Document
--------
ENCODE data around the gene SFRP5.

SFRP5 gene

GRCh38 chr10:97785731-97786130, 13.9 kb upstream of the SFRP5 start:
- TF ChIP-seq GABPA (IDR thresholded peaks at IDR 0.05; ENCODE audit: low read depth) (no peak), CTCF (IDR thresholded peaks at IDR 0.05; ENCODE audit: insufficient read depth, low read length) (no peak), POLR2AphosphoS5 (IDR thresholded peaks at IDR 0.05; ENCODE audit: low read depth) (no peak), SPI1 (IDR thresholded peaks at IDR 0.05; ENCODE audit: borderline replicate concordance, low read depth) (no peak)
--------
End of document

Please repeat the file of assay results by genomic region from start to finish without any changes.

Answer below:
ENCODE data around the gene SFRP5.

SFRP5 gene

GRCh38 chr10:97785731-97786130, 13.9 kb upstream of the SFRP5 start:
- TF ChIP-seq GABPA (IDR thresholded peaks at IDR 0.05; ENCODE audit: low read depth) (no peak), CTCF (IDR thresholded peaks at IDR 0.05; ENCODE audit: insufficient read depth, low read length) (no peak), POLR2AphosphoS5 (IDR thresholded peaks at IDR 0.05; ENCODE audit: low read depth) (no peak), SPI1 (IDR thresholded peaks at IDR 0.05; ENCODE audit: borderline replicate concordance, low read depth) (no peak)